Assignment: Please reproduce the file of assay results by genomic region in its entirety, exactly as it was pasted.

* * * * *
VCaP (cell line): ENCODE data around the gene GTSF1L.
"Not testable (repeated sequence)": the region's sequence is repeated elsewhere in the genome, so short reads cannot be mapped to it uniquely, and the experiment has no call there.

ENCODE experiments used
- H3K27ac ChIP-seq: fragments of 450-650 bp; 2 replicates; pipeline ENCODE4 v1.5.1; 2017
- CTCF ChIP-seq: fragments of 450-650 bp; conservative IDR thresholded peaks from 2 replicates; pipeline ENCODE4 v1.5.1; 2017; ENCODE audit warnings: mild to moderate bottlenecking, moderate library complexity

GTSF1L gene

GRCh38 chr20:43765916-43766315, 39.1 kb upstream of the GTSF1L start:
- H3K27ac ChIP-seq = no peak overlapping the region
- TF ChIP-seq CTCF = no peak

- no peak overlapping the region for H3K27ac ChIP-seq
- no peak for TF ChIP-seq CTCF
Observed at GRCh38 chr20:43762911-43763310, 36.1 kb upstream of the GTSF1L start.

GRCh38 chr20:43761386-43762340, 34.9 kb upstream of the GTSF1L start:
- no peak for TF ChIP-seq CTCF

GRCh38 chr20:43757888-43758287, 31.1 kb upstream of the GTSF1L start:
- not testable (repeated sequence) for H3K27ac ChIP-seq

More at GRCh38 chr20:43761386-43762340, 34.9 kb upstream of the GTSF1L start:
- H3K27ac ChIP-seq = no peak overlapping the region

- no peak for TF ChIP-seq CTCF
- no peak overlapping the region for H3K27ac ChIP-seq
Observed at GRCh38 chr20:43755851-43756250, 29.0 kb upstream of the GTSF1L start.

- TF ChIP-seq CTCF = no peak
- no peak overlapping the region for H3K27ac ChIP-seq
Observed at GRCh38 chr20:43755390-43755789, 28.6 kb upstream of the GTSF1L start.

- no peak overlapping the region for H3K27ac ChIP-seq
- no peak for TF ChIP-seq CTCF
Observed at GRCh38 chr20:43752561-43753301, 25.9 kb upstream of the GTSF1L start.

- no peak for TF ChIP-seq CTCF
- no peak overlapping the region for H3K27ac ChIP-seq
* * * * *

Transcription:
VCaP (cell line): ENCODE data around the gene GTSF1L.
"Not testable (repeated sequence)": the region's sequence is repeated elsewhere in the genome, so short reads cannot be mapped to it uniquely, and the experiment has no call there.

ENCODE experiments used
- H3K27ac ChIP-seq: fragments of 450-650 bp; 2 replicates; pipeline ENCODE4 v1.5.1; 2017
- CTCF ChIP-seq: fragments of 450-650 bp; conservative IDR thresholded peaks from 2 replicates; pipeline ENCODE4 v1.5.1; 2017; ENCODE audit warnings: mild to moderate bottlenecking, moderate library complexity

GTSF1L gene

GRCh38 chr20:43765916-43766315, 39.1 kb upstream of the GTSF1L start:
- H3K27ac ChIP-seq = no peak overlapping the region
- TF ChIP-seq CTCF = no peak

- no peak overlapping the region for H3K27ac ChIP-seq
- no peak for TF ChIP-seq CTCF
Observed at GRCh38 chr20:43762911-43763310, 36.1 kb upstream of the GTSF1L start.

GRCh38 chr20:43761386-43762340, 34.9 kb upstream of the GTSF1L start:
- no peak for TF ChIP-seq CTCF

GRCh38 chr20:43757888-43758287, 31.1 kb upstream of the GTSF1L start:
- not testable (repeated sequence) for H3K27ac ChIP-seq

More at GRCh38 chr20:43761386-43762340, 34.9 kb upstream of the GTSF1L start:
- H3K27ac ChIP-seq = no peak overlapping the region

- no peak for TF ChIP-seq CTCF
- no peak overlapping the region for H3K27ac ChIP-seq
Observed at GRCh38 chr20:43755851-43756250, 29.0 kb upstream of the GTSF1L start.

- TF ChIP-seq CTCF = no peak
- no peak overlapping the region for H3K27ac ChIP-seq
Observed at GRCh38 chr20:43755390-43755789, 28.6 kb upstream of the GTSF1L start.

- no peak overlapping the region for H3K27ac ChIP-seq
- no peak for TF ChIP-seq CTCF
Observed at GRCh38 chr20:43752561-43753301, 25.9 kb upstream of the GTSF1L start.

- no peak for TF ChIP-seq CTCF
- no peak overlapping the region for H3K27ac ChIP-seq